Many Americans in rural communities that felt ignored by previous administrations got behind Donald Trump as a candidate for his promises to revitalize what they felt were forgotten communities.
In his inauguration speech, Trump said: “The forgotten men and women of our country will be forgotten no longer. … And I will fight for you with every breath in my body — and I will never, ever let you down.”
Trump won 62 percent of the rural vote and 66 percent of the vote from Americans who are white and without college degrees, an often inexact measurement of the working-class vote, according to exit polls.
But in the president’s proposed budget for 2019, some programs that often help these same Americans are put at risk. The Trump administration has proposed cutting food stamps, known as the Supplemental Nutrition Assistance Program, by $17 billion in 2019 and more than $213 billion over the next decade. The administration wants to make up the difference with a box of canned goods — a change that Office of Management and budget director Mick Mulvaney described in a Monday briefing as a “Blue Apron-type program,” The Washington Post's Caitlin Dewey reported. The budget also proposes slashing billions from health insurance and housing subsidies.
But experts say slashing food stamp funding could have a devastating impact on low-income families, including those who backed the president. While many have historically thought of cities as the centers of American poverty, according to the U.S. Census, nearly 17 percent of the rural population is poor, compared with 13 percent of the urban population.
Stacey Dean, vice president for food assistance policy at the Center on Budget and Policy Priorities, told The Fix that this change could be felt most by rural Americans.
“Rural America is one of the areas that don’t have many food banks. So I worry, for example, that if the way the proposal would work would be that they cut people’s benefits in half and say, ‘We’ll buy the food for you, and they’ll be this box of food.’ It’ll do nothing to fill the void,” Dean said.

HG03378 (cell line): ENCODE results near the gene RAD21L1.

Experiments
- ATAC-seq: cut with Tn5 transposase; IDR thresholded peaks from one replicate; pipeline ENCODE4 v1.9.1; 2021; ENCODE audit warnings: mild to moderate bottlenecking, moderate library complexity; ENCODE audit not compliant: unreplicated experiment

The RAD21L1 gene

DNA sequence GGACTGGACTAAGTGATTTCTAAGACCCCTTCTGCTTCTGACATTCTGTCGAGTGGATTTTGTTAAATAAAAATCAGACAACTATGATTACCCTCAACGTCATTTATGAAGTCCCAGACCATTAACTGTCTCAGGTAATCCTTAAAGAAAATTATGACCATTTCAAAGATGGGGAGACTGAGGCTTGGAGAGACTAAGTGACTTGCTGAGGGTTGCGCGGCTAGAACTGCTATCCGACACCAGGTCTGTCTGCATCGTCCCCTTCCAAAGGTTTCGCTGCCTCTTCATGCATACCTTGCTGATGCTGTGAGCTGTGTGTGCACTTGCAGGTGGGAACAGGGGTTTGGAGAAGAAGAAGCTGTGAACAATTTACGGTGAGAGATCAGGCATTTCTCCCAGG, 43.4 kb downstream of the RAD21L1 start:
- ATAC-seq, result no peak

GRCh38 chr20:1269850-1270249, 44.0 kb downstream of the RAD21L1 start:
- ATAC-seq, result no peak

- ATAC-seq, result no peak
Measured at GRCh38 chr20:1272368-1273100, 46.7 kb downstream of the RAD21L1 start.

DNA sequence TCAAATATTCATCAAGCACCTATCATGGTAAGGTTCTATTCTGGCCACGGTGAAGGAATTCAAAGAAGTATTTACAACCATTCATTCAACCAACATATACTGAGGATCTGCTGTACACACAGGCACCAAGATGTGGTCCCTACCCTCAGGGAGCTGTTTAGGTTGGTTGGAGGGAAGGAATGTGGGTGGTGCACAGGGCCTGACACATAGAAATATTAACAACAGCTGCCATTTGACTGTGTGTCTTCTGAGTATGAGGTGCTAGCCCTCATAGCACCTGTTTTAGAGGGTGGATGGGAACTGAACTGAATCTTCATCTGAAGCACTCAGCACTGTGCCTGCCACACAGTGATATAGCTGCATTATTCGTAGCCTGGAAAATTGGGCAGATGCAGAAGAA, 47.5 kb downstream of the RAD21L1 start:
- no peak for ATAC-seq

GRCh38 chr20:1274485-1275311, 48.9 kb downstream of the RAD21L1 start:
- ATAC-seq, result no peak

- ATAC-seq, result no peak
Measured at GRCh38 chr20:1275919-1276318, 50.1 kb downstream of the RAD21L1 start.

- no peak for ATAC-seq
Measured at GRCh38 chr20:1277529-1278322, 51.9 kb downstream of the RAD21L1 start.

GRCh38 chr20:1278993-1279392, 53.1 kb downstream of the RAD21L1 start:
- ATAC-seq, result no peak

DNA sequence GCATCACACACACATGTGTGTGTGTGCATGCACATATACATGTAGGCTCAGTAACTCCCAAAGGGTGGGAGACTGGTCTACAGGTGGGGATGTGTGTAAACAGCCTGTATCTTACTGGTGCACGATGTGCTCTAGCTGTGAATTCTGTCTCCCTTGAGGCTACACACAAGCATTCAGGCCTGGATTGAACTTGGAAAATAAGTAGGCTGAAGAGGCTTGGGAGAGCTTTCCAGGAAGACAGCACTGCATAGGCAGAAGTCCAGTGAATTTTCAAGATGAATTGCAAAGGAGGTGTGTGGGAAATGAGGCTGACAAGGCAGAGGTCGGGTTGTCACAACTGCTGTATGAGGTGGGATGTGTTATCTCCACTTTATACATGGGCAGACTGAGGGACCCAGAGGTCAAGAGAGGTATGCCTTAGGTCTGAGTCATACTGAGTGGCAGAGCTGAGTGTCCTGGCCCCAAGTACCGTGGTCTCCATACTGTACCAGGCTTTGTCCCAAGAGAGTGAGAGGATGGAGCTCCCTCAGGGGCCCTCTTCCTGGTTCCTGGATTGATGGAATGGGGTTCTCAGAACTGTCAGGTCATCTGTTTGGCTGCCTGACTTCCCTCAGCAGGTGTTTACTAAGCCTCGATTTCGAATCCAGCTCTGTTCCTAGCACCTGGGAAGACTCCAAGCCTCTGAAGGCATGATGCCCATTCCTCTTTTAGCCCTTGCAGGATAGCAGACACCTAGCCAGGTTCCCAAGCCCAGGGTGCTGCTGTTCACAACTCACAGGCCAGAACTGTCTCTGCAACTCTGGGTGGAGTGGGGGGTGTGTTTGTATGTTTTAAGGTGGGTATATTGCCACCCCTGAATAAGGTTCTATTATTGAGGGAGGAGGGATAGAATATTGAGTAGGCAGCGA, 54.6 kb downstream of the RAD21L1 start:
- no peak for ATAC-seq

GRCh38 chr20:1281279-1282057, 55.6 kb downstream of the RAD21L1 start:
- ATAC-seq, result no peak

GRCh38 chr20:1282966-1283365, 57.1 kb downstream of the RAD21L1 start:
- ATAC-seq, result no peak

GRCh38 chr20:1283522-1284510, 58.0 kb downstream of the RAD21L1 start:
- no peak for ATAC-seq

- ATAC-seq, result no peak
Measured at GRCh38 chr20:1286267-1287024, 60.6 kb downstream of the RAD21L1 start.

Kathy Fisher, policy director at Philadelphia’s Coalition Against Hunger, told Dewey: “It boggles the mind how that would play out. We know SNAP works now, when people can choose what they need. How they would distribute foods to people with specialized diets, or [to people in] rural areas. … It’s very expensive and very complicated.”
House Minority Leader Nancy Pelosi (D-Calif.) compared Trump's proposal to that of the Soviet Union.
It’s not just programs benefiting low-income Americans that could be cut. Trump's 2019 budget includes more than $3 trillion in cuts, some of which target programs for Americans in many of the areas that Trump said he would help. (He did keep his campaign promises to increase defense spending and funding for Veterans Affairs. Trump is asking for $716 billion in defense spending in 2019, a 13 percent increase over 2017.)
Trump’s budget proposes eliminating the Rural Business and Cooperative Service, which provides loans and grants in rural communities and also cuts crop insurance subsidies for farmers. The budget also includes cuts to the Economic Development Administration, which provides federal grants to communities, including those in rural areas, in support of locally developed economic plans.
While Trump may have won the white working-class vote, nearly half of Americans coming from households that make more than $100,000 also voted for him, according to exit polls. His critics often seek to remind Americans that when forced to choose, the president will pick the financial interests of high-level donors. Such was the case with the tax cuts, which, arguably, slashing benefits to the poor will help offset.
Even if the economic agenda of Trump's administration does not match the economic promises of the Trump campaign, many of the working-class voters who supported him will continue to do so in the future because it was not economic anxiety alone that led them to back this presidency. But cutting programs that benefit low-income Americans could make it difficult for the GOP to win working-class voters at the same rate that Trump did in 2016.